Best case scenario for making accurate dovetail joints - Router Forums
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post #1 of 15 (permalink) Old 05-17-2014, 08:44 PM Thread Starter
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Default Best case scenario for making accurate dovetail joints

Guys the more I read into this I'm getting a little concerned about jointing . I mean I ordered an Incra RT with hopes that it would be the answer ,but now I'm reading mixed reviews .
I suspect box joints can be done on any table with the right jig , spacers etc . I seen a GI jig dedicated to making dove tails also . Then there's the router boss which looks overly complicated and I suspect very expensive .
I realize it's a lot to do with the person doing the job and practice , experience etc . But there must be better and worse ways to do it tool wise .

Any thoughts on this?

Maybe I better stick with box joints

Last edited by RainMan 2.0; 05-17-2014 at 08:52 PM.
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post #2 of 15 (permalink) Old 05-17-2014, 10:58 PM
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Guys the more I read into this I'm getting a little concerned about jointing . I mean I ordered an Incra RT with hopes that it would be the answer ,but now I'm reading mixed reviews .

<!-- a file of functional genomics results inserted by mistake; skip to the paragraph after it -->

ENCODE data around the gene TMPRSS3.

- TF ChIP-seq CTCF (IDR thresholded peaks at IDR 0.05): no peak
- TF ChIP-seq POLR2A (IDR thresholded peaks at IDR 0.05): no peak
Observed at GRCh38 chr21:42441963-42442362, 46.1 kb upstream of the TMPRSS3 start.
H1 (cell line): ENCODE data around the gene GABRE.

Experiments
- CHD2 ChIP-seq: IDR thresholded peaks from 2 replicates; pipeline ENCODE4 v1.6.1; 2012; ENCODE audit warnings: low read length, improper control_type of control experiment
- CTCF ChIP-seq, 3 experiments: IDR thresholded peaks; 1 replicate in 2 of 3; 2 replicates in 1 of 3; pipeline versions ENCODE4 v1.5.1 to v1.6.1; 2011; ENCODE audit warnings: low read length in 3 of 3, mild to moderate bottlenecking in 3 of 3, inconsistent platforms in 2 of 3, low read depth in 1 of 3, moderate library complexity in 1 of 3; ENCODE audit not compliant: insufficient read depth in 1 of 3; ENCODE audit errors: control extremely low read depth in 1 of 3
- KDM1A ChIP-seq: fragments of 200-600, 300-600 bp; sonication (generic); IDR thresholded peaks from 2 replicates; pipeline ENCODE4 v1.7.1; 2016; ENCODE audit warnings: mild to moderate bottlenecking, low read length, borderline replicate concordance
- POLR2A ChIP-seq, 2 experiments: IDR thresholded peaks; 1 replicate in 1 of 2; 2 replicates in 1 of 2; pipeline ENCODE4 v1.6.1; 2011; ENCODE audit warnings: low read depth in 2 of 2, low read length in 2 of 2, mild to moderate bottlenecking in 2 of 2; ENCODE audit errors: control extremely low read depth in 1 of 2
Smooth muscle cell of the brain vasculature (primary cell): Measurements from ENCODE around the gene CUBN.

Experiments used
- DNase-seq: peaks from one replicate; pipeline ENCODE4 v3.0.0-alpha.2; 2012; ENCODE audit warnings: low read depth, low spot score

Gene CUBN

I suspect box joints can be done on any table with the right jig , spacers etc . I seen a GI jig dedicated to making dove tails also . Then there's the router boss which looks overly complicated and I suspect very expensive .
I realize it's a lot to do with the person doing the job and practice , experience etc . But there must be better and worse ways to do it tool wise .

Any thoughts on this?

Maybe I better stick with box joints
When your new table arrives, you'll get it all set-up and dialed in. Right? You'll watch the DVD. You'll read through the template guide. You get some scrap 1x4 pine and start practicing. At least that's what I'm going to do
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post #3 of 15 (permalink) Old 05-18-2014, 08:16 AM
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There are a couple things that are confusing at first, but once you get it you got it.